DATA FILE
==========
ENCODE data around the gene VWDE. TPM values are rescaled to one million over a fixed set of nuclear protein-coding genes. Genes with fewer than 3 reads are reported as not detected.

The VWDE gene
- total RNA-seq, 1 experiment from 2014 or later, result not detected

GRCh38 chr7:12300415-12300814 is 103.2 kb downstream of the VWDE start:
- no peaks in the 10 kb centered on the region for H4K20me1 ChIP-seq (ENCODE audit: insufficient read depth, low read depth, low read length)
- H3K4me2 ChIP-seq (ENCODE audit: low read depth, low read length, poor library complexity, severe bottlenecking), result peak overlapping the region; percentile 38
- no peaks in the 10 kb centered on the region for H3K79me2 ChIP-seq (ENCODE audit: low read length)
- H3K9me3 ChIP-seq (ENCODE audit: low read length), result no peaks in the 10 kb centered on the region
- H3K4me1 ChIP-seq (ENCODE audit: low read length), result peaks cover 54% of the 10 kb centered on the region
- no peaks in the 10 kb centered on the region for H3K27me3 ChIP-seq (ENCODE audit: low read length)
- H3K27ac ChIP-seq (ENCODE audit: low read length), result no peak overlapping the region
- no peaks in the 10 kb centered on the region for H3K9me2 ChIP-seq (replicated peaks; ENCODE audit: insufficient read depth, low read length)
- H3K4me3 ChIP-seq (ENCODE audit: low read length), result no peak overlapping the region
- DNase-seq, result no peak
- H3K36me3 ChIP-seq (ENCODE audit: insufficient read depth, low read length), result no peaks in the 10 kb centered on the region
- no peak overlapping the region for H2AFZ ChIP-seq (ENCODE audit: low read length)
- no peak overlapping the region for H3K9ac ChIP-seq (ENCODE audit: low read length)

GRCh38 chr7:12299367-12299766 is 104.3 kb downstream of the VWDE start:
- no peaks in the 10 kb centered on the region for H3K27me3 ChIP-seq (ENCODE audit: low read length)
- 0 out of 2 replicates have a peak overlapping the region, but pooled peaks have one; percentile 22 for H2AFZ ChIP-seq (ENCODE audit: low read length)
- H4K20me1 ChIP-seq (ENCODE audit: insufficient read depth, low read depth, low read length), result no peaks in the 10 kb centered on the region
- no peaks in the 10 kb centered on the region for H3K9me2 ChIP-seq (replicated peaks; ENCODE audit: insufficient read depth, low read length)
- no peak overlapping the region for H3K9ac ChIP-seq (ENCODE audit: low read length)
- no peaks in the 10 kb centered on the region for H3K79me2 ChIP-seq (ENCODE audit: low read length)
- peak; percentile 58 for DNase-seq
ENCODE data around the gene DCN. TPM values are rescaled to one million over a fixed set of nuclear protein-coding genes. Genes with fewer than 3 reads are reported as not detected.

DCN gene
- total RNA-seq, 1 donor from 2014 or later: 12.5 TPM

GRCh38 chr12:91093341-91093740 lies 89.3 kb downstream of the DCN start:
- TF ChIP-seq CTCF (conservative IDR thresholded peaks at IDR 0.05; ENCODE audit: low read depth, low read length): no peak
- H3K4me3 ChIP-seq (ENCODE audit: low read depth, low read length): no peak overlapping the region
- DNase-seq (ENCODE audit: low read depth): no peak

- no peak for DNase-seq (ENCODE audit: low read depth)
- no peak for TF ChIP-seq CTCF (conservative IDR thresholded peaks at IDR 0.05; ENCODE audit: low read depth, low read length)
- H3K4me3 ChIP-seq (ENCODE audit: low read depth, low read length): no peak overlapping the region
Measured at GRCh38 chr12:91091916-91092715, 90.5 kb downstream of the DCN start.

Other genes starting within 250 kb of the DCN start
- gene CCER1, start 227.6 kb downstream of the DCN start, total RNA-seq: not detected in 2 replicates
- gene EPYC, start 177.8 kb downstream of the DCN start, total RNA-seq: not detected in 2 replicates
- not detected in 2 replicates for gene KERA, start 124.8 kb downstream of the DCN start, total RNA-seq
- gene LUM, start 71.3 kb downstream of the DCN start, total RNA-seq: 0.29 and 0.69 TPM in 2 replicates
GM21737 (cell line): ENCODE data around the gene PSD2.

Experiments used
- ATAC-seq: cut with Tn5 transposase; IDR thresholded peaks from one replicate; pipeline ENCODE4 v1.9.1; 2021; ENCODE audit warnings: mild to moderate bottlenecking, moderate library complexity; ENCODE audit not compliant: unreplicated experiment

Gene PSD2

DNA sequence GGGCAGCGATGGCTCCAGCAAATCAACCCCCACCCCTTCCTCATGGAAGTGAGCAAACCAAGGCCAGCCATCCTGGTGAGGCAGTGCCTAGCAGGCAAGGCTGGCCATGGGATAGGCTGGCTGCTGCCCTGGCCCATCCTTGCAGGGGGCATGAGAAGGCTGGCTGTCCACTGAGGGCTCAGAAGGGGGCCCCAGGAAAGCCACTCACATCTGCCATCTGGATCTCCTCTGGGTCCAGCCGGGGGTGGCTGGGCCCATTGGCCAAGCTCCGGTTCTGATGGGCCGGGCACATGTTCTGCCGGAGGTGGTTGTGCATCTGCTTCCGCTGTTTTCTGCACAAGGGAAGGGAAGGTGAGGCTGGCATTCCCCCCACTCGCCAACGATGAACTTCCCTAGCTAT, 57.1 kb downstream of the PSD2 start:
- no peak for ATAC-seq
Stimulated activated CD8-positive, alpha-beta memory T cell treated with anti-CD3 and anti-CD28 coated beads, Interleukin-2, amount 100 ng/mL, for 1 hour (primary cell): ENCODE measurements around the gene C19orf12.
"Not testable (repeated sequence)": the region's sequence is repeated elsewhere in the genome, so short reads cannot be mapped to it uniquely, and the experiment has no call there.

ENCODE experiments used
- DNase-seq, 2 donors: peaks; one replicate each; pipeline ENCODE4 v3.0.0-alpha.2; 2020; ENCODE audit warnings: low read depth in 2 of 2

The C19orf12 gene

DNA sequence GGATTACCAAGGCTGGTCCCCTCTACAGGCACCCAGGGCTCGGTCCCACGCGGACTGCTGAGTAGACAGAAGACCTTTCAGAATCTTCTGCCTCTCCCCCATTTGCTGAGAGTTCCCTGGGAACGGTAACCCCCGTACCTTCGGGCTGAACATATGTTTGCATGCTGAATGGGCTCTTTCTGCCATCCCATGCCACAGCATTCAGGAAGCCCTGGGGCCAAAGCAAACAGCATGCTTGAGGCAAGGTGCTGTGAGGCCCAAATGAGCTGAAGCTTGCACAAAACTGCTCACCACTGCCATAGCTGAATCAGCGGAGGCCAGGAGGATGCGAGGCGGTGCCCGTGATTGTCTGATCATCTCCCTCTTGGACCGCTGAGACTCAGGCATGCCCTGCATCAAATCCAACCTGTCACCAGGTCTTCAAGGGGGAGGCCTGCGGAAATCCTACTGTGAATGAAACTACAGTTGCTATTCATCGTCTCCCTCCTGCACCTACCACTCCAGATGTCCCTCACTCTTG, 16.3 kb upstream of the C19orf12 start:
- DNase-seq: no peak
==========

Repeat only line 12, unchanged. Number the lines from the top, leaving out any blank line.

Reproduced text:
- no peaks in the 10 kb centered on the region for H3K9me2 ChIP-seq (replicated peaks; ENCODE audit: insufficient read depth, low read length)